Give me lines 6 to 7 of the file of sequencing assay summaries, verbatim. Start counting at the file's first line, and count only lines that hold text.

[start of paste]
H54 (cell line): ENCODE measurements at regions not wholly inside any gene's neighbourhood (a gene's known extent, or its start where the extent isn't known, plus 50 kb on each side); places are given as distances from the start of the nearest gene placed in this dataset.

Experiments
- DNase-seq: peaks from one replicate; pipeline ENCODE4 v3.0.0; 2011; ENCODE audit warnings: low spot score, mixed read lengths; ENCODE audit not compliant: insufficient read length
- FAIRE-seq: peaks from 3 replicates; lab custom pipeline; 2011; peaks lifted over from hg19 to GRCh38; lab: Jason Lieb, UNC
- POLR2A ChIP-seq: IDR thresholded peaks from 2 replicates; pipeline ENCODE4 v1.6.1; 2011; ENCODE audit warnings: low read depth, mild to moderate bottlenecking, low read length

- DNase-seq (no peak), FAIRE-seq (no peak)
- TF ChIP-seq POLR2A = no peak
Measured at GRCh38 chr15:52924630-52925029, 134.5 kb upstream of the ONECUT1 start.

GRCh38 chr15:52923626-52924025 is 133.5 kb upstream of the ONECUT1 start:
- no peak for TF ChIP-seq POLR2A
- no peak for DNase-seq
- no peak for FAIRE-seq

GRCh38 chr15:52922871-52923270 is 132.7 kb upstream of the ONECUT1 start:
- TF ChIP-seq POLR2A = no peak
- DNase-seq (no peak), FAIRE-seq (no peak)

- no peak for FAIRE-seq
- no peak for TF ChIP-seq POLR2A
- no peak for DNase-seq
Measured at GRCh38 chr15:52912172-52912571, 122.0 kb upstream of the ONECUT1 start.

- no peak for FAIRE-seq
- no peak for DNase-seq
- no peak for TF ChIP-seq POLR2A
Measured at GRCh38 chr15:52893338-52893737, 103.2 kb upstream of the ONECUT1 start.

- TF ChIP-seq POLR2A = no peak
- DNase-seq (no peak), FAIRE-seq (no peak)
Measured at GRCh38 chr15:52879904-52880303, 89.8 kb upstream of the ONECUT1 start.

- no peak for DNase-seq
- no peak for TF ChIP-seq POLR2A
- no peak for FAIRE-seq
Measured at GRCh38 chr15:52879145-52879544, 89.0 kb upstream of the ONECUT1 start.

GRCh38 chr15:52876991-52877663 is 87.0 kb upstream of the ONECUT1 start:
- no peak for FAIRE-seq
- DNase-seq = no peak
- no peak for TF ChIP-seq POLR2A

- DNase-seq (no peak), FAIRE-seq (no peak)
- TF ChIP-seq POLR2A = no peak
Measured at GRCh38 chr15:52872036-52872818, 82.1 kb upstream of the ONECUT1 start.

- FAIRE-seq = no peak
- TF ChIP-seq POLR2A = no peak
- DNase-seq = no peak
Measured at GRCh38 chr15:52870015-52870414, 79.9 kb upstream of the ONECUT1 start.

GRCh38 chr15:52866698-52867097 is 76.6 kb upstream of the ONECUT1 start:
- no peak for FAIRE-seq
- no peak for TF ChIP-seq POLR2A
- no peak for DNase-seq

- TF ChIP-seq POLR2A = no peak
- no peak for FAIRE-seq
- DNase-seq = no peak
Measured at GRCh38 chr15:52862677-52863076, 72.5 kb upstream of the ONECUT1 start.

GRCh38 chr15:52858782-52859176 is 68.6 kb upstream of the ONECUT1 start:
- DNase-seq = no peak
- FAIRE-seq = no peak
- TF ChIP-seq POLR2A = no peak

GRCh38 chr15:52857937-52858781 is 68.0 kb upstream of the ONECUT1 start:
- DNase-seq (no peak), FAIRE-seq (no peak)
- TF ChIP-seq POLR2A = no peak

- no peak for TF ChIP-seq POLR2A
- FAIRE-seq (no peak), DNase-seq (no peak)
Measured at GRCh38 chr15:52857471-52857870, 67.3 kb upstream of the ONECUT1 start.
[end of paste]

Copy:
- DNase-seq (no peak), FAIRE-seq (no peak)
- TF ChIP-seq POLR2A = no peak